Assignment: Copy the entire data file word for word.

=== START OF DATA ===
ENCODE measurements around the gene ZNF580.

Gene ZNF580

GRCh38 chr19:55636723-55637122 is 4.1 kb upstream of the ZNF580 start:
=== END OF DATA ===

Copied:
ENCODE measurements around the gene ZNF580.

Gene ZNF580

GRCh38 chr19:55636723-55637122 is 4.1 kb upstream of the ZNF580 start: